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The exception to the statute of frauds contained in Kan. Stat. Ann. § 84-2-201(3)(b) is satisfied when the party who has denied the existence of an oral contract in reliance on the statute takes the stand and, without admitting explicitly that a contract was made, testifies as to his statements or his actions which establish the terms of the oral contract claimed by the opposing party. It is not necessary that there be an express declaration in which the party admits the making of the oral contract. It is sufficient if his words or admitted conduct reasonably lead to that conclusion.
Conagra, Inc., a wheat dealer, brought suit against the defendant Nierenbergs claiming that their oral agreement entitled it to recover $ 14,125 in expectation damages after the Nierenbergs failed to sell their wheat as promised. Conagra contended that it routinely made oral agreements over the phone, setting price and amount of wheat sales with area farmers. The Nierenbergs maintained that in his conversation with Conagra he was only checking the market price that day. The trial court entered judgment for the Nierenberg, finding that Conagra failed to establish that an enforceable oral agreement existed.
Did Dennis Nierenberg’s testimony sufficiently admit that a contract of sale was verbally made, thereby exempting it from the statute of frauds?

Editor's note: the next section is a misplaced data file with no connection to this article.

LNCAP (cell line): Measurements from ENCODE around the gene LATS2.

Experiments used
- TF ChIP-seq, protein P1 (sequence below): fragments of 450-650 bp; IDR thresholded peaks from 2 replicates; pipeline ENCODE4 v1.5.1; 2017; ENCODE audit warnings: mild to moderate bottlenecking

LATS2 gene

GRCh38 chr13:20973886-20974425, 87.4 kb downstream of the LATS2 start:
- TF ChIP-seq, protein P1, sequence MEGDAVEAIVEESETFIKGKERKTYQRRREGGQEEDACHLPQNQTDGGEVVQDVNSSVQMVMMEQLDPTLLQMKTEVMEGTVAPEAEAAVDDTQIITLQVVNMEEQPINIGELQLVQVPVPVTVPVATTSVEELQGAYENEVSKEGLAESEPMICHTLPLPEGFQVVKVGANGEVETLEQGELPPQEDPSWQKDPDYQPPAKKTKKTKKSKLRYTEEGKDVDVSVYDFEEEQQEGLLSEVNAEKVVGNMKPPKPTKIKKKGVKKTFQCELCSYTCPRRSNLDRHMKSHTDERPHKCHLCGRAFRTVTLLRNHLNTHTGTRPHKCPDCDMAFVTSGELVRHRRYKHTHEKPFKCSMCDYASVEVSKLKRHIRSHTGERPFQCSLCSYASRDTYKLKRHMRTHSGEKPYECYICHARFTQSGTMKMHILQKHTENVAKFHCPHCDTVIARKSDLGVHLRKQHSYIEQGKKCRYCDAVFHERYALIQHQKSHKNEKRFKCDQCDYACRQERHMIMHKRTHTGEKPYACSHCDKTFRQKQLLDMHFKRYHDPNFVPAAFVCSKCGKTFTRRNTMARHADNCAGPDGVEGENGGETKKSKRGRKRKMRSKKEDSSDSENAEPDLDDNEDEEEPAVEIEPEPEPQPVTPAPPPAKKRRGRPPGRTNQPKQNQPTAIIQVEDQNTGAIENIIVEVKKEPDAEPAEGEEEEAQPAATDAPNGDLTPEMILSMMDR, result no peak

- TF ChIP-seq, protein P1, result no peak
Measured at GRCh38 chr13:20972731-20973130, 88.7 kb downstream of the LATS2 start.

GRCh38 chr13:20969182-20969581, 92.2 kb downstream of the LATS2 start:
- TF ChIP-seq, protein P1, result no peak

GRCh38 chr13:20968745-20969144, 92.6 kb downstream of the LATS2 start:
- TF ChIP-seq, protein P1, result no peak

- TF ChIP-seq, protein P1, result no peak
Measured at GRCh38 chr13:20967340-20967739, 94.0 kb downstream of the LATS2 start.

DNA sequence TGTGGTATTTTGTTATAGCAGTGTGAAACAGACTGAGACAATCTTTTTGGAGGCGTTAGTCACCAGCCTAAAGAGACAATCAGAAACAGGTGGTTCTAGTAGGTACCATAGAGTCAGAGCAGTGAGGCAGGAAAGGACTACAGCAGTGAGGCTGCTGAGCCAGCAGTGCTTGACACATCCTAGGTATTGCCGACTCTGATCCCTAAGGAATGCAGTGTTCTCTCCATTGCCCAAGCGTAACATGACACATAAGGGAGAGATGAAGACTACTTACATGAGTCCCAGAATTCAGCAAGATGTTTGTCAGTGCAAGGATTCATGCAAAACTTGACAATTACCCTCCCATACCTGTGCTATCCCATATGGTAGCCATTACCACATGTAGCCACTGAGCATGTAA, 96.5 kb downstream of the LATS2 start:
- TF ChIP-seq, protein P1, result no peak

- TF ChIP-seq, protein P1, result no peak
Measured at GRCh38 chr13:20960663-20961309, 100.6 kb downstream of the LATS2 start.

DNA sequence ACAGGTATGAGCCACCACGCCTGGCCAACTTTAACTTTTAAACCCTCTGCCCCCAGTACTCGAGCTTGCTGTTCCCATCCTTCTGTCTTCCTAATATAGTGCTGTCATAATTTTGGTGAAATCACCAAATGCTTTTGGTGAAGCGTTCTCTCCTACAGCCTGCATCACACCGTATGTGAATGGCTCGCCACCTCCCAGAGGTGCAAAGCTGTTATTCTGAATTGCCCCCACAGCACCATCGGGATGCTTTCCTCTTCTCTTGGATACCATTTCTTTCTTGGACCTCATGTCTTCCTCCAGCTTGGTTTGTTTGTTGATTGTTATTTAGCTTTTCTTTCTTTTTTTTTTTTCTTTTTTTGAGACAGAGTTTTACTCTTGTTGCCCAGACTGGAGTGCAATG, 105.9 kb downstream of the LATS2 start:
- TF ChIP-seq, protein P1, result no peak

Dennis clearly testified to the fact that he placed the call to ConAgra on April 9, 1996, with the intent to sell his grain, and that he and Raba discussed the terms of such a sale. He effectively admitted the fact that he offered to sell 12,500 bushels of wheat, and that ConAgra, through its agent, Raba, agreed to pay him $ 5.01 per bushel for the wheat. Yet, his testimony was not necessarily "deliberate" as was the case in Farmers Elevator; rather, Dennis was responding to carefully worded questions posed by opposing counsel, including numerous references to the "contract." Such responses, in turn, served to weave together a legal conclusion that Dennis in fact sold the grain, rather than engaged in preliminary negotiations demonstrating a mere willingness to sell. Further, Dennis also testified to the fact that after discussing the terms of the sale, he instructed Raba to write up a contract for his signature. He also testified to the fact that he always signed a contract when selling grain to ConAgra, which comports with an essential fact embraced by his defense: that a signed writing is required for the sale of grain, and that no oral agreement was binding until it was reduced to writing and signed by him. In this sense, he did not definitively testify to the fact that his ordinary dealings with ConAgra--or other grain elevators for that matter--usually or always involved oral contracts not requiring a signed writing by him. His testimony indicates that, in fact, most all of the Nierenbergs' grain sales involved Dennis signing a contract shortly after oral discussion with the elevator. Thus, Dennis's own testimony served to explain the fact that even if an oral sales agreement was made by phone on April 9, 1996, the parties agreed that a contract would be drafted which Dennis would later sign. Accordingly, such an apparent contradiction to an outright admission that he was orally bound to sell grain on April 9, 1996, must be viewed in his favor. Finally, Dennis provided several statements of fact regarding his conduct following the phone call. Primarily, ConAgra looks to the fact provided in Dennis's testimony that once he received the confirmation contract, and visited the elevator, he did not inform Raba, on April 19, 1996, that a contract had not been formed. Yet, the fact that Dennis was willing to further negotiate the quantity--10,000 bushels rather than the discussed 12,500 bushels--is not necessarily the objective conduct of person who is contractually bound without a signed writing. On the whole, the testimonial facts provided by Dennis concerning his post-phone conversation conduct are, as the District Court concluded, ambiguous.